- scale into 1 lb, 4 oz loaves; shape the dough by rolling or patting it into an oval, placing an almond log in the middle; seam on bottom
- bake immediately at 350 degrees for 35-40 minutes
- brush the stollen with melted butter as soon as you take it out of the oven
- cool the stollen completely, then brush with butter again and roll in granulated sugar
Wrap the stollen in aluminum foil and store in a cool place. Dust with confectioners' sugar, if you wish, before serving.
I wrapped several pieces of cardboard with foil to place my wrapped loaves upon so they won't break in the middle. Whole loaves or slices of the loaves make a wonderful hostess gift.
Monday, December 1, 2008
You've no doubt heard the old adage, "If it ain't broke, don't fix." Grammar aside, there's a certain truth to the saying. A case in point: I have been making scampi the same way for over 25 years. My recipe is delicious served hot for dinner or warm to room temperature as part of a buffet. However, I have such faith in my new cookbook, Back to Basics by Ina Garten, that I decided to try a new recipe. The Barefoot Contessa is batting 1000 because her recipe was fantastic! Larry's comment was that you couldn't get something this delicious in a restaurant. He thought it took a lot of work, but frankly, aside from a bit of chopping, it assembled easily and, better yet, would be a wonderful dinner party dish since it CAN be assembled ahead of time and takes under 15 minutes to bake. I couldn't get the 12-15 count shrimp called for in the recipe, so made do with the 9-12 count. I served the scampi with my microwave risotto--if you haven't tried it yet, you're missing out on a great, simple dish--and roasted brussel sprouts and carrots. I got the recipe for the roasted sprouts in this same cookbook and just added diagonally sliced carrots. I scaled the recipe down for the 2 of us.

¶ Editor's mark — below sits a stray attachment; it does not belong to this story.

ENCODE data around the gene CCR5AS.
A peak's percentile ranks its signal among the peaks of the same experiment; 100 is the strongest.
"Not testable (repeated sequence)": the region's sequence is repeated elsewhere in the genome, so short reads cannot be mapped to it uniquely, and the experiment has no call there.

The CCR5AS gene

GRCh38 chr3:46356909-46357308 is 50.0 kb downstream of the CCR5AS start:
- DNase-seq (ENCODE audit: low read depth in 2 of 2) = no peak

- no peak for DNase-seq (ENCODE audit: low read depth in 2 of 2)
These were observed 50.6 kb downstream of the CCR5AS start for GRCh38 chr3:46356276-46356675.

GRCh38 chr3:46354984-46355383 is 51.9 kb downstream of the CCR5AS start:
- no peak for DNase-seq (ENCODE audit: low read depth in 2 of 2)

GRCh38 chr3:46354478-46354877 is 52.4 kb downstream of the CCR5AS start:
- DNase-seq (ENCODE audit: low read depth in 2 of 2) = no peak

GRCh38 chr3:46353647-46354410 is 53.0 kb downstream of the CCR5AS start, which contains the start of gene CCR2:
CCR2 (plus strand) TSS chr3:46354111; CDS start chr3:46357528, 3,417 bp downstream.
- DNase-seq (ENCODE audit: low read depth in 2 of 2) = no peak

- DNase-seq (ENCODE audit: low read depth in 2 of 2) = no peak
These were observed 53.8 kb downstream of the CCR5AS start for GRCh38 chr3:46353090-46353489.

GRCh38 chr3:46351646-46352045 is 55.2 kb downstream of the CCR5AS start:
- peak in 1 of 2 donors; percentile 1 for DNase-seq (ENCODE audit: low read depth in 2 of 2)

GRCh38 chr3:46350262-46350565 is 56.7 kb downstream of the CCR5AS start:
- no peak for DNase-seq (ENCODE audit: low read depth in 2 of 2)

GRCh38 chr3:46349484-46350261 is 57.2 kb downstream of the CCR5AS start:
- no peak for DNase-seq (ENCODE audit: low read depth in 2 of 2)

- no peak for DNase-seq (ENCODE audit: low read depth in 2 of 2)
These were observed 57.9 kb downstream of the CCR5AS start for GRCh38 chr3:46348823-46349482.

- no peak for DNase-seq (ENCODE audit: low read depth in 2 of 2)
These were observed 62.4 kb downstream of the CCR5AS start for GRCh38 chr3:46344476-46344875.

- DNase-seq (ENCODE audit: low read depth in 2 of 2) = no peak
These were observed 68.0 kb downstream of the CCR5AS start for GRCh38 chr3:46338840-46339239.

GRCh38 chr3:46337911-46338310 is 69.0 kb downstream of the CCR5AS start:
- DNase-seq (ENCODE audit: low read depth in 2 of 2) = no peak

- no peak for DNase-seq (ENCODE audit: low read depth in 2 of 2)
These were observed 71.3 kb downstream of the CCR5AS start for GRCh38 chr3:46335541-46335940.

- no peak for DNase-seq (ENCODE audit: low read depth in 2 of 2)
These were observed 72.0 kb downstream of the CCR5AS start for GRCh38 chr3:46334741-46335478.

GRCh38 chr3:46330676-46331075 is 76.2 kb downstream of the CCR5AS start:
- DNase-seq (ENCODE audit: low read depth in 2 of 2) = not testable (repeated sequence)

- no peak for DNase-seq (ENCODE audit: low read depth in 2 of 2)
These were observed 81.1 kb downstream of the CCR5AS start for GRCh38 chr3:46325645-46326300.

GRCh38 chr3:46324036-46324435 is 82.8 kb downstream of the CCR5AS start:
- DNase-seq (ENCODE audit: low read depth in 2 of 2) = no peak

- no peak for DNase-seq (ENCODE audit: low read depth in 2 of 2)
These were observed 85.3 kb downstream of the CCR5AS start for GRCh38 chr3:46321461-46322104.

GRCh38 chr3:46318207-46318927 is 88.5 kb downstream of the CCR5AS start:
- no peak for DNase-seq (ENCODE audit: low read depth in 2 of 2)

1 lb shrimp in the shell
1 1/2 tbs olive oil
1 tbs dry white wine
6 tbs unsalted butter, softened
2 cloves garlic, minced
1 large shallot, chopped
2 tbs minced fresh parsley
1 tsp minced fresh rosemary
1 tsp grated lemon zest
1 tbs lemon juice
1 extra-large egg yolk
1/2 cup panko bread crumbs
Kosher salt and pepper
lemon wedges, for serving
- Preheat the oven to 425 degrees
- Peel, devein, and butterfly the shrimp (leave tails on)
- Place shrimp in mixing bowl and toss with olive oil, wine, salt and pepper; allow to sit at room temperature while you prepare the butter mixture
- In a small bowl, mash the softened butter with the minced garlic, shallots, parsley, rosemary, lemon zest, lemon juice, egg yolk, panko, salt and pepper until combined
- Arrange the shrimp in a single layer in a gratin dish, cut side down and tails toward the center of the dish. Pour remaining marinade over the shrimp. Divide the butter mixture evenly over the shrimp
- Bake for 10-12 minutes, until hot and bubbly; to brown the top, broil 1-3 minutes, watching carefully so as not to burn; garnish with lemon wedges
The only additon I would make to this dish is to add wonderful bread to sop up the butter mixture. I was unhappily out of bread, but will know better next time. I may serve the scampi over pasta next time.
Others have found this and other Contessa recipes to be the "bomb," too. Check out www.whatsonmyplate.wordpress.com ).